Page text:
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Papa John’s deals to acquire the iconic paper clip business

PARIS — Papa Johns Inc. said Wednesday it has agreed to acquire Paperchromatography, the company behind the famous paper clip, for about $3.5 billion.

The deal, which could close as soon as next week, marks the latest acquisition of a traditional paper clip company in the past decade.

Paperchromatories founder and CEO John K. Baugh was a co-founder of Papa John Foods, which is headquartered in California.

The paper clip industry, which relies on traditional paper clips and has seen an explosive growth since the early 2000s, has grown rapidly.

Paper chromatography offers the same advantages as traditional paper products, including higher yield and higher purity, but offers advantages such as being able to use traditional, natural materials.

Paper, which makes up about one-quarter of all paper products in the U.S., has been around since the 1600s, but paper is becoming increasingly difficult to produce, which has helped drive the growth of paper companies, such as Paperchromatics.

The company, which employs 1,000 people worldwide, was founded in 1996 by a group of family members from New York, but it has grown to become a major player in the business, said Paul Kostin, chairman of the board at Paperchromatings.

“We are delighted to join the team of Papa Johns as we build on our history, expertise and vision for the future of paper in this industry,” Kostins said in a statement.

The Paperchromatic group currently operates a variety of businesses including the Paper-On-A-Pin and Paper-In-A Package brands.

Kostisins wife, Mary Ann, was also a cofounder of Paperchroma.

The new transaction will be the second for Paperchromates, after a $2.8 billion acquisition last year by a Swiss investment firm.

“Paperchromatations continued to grow as a result of the global recession and the introduction of digital and cloud computing,” said Peter Nogard, chairman and CEO of Paperchrome.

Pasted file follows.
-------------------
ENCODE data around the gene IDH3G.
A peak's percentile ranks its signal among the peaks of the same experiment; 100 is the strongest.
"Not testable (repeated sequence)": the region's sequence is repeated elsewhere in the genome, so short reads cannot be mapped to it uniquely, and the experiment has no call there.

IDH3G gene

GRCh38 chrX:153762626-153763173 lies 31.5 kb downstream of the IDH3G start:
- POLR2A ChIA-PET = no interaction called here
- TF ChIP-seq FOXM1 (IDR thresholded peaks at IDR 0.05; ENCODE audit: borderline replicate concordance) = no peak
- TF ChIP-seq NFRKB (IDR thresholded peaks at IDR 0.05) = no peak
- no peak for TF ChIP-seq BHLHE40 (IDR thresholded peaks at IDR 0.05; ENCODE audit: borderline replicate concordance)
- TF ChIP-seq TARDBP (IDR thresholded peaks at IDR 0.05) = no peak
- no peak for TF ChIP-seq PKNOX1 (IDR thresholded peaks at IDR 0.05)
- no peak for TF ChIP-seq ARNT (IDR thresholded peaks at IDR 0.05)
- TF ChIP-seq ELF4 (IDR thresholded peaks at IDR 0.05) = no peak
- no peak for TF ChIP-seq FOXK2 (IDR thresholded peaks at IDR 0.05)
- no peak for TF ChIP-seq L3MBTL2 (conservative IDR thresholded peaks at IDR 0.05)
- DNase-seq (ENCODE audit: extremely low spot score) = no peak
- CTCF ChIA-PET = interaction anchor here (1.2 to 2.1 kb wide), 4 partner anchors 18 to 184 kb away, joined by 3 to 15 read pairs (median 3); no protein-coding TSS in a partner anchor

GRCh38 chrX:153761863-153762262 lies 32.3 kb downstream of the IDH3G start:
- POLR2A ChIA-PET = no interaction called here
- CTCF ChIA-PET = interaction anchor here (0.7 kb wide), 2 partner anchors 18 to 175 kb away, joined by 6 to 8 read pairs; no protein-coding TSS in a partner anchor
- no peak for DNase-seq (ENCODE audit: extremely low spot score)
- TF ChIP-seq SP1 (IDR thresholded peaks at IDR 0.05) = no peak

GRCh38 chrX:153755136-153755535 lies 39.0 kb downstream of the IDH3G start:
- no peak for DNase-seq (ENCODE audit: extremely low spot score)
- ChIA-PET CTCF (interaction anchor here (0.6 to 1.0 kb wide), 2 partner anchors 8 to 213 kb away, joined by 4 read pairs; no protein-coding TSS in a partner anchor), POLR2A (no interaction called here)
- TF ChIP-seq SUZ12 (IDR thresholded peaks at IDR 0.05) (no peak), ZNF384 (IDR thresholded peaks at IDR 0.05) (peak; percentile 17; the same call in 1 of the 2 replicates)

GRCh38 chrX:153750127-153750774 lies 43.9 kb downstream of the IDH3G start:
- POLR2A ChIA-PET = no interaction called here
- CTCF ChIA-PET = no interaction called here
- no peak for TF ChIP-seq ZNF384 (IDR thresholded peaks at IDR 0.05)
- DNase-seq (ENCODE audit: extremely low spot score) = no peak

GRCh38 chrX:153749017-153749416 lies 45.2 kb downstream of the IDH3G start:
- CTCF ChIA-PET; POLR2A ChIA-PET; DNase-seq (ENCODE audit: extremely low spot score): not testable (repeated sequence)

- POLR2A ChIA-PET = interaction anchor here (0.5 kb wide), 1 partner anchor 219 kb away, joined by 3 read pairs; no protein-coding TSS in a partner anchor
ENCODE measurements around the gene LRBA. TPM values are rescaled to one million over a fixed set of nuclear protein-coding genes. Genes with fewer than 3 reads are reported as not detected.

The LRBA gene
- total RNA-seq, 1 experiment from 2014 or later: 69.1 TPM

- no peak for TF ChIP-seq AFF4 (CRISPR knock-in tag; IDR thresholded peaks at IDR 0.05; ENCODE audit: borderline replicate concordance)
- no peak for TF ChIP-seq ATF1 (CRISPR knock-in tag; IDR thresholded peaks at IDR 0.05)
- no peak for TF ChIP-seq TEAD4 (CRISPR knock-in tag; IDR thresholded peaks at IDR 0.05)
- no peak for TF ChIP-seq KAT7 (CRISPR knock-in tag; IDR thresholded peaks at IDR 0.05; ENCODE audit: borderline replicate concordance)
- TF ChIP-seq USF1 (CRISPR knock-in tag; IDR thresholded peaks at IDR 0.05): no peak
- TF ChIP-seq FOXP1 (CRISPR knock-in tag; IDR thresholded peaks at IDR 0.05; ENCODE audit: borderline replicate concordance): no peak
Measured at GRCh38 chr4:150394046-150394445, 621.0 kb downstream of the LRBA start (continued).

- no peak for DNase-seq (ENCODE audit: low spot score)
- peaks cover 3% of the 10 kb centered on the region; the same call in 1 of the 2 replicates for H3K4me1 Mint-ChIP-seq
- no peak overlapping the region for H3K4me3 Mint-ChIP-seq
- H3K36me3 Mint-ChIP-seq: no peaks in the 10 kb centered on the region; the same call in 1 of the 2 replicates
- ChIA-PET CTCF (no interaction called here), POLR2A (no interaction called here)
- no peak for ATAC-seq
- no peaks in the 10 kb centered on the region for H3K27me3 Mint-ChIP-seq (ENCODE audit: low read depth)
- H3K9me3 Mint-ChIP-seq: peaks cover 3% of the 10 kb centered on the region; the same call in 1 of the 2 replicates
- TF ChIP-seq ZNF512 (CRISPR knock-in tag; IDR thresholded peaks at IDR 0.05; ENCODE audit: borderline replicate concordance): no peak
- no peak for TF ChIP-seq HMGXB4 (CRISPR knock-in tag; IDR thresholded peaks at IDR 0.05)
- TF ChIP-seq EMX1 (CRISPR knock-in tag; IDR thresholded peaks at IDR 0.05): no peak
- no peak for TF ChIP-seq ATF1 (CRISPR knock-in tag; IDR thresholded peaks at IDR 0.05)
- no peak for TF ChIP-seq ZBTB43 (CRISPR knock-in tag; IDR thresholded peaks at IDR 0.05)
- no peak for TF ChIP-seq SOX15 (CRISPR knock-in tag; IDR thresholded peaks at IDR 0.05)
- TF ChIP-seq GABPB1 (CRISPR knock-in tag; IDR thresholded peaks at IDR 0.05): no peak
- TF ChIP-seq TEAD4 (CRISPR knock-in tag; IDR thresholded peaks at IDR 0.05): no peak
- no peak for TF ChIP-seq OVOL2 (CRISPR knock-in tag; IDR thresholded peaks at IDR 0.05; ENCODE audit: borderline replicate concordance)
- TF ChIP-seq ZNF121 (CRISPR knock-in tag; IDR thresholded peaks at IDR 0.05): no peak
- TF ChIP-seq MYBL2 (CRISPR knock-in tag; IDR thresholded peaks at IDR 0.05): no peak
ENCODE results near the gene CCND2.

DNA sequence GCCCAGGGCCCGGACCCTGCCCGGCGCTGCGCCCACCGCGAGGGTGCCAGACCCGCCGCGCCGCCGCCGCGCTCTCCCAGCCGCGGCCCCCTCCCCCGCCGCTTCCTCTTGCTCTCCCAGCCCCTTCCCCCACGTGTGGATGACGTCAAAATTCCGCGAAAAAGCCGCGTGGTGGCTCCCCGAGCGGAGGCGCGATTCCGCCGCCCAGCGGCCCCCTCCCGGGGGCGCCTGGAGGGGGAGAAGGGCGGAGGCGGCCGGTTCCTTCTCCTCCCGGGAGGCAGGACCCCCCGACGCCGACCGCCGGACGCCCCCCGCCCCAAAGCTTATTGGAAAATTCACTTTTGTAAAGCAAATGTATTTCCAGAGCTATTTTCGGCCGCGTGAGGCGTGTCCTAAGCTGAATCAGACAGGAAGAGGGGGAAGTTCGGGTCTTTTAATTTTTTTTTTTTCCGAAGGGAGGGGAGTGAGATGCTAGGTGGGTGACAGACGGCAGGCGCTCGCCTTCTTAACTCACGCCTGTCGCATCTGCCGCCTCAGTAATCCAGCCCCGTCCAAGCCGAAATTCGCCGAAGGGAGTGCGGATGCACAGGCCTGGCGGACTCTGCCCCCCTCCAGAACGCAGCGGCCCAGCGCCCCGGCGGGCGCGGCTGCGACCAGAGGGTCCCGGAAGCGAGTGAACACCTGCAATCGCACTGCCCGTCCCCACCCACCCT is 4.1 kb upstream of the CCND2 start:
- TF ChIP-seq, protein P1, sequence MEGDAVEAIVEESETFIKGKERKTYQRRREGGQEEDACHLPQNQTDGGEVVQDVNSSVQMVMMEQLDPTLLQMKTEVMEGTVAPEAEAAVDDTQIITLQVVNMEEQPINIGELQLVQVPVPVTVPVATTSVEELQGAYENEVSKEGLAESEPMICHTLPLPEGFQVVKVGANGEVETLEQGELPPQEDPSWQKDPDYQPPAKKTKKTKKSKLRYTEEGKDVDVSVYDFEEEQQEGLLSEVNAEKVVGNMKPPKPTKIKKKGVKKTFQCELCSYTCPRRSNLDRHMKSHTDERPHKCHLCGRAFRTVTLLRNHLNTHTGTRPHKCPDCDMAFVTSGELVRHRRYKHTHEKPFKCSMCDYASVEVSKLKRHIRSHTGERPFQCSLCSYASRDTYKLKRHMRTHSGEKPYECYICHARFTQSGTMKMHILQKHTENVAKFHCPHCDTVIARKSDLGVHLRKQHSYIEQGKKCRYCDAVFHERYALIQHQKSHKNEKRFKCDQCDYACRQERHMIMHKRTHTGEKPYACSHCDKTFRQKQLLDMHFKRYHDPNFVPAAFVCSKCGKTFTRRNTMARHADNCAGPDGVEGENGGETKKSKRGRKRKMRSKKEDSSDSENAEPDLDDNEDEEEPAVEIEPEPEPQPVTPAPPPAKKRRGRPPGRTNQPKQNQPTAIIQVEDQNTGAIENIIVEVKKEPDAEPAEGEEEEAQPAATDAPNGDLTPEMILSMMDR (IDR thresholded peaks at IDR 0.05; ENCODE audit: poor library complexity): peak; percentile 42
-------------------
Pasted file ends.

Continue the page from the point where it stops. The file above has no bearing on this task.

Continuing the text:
“The Paperchromate team is looking forward to further expanding our global operations and growing the company to include additional brands,” he said.

Paperchrome, which operates its offices in New York and Switzerland, has been making and selling paper clip products since the 1960s, according to its website.

Boulangie-Loup, the group’s parent company, is based in Belgium.

The transaction will allow Paperchromation to focus on more than just paper.

It also will give Paperchromats employees a second chance to work in the traditional paper industry, Kostini said.

“It’s a great way to get back into the fold,” Kastin said.

In recent years, paper has become a bigger draw for consumers in the United States, particularly in rural areas, where traditional paper companies have struggled.

Paper and cardboard, two of the most popular materials in paper packaging, have become increasingly expensive as the world has become more energy-efficient, leading to increased demand for packaged goods, which have become an increasingly important component of consumer spending.

In the last five years, the U and U.K. have seen the greatest number of new paper orders, according the research firm Euromonitor.

The U.N. World Food Program said in April that a record 2.9 billion packages were consumed in the first quarter of 2017.

The amount of paper consumed in developing countries in the last year also has jumped.

Bouchard, the paper chromatist, said in an interview last year that paper is an important part of the world’s supply chain.

“When I started, paper was not a big concern for me,” he told Euromonitors.

“I would not have bought a pizza, a pizza was not something that I wanted to pay for.”

Bouchards vision for paper came after he started working for Papa John in 1997.

He said he thought the company would be able to capture the market for paper and that paper companies could be successful if they were given the opportunity to grow.

Boutis has been working for Paperchrome for more than a decade, and he said he had “a great deal of faith” in the company’s leadership.

“If you’re not doing it right, then you are going to fail,” he was quoted as saying.

Bouras plans to stay in New Jersey and the family business will remain in the family, he said in the statement.

“There is no doubt that the Paperchromas family will continue to be part of our business.

Our focus will remain on delivering great products to our customers,” he added.

“As we move forward, we will continue our long-term focus on growing our business and providing the highest level of customer service.”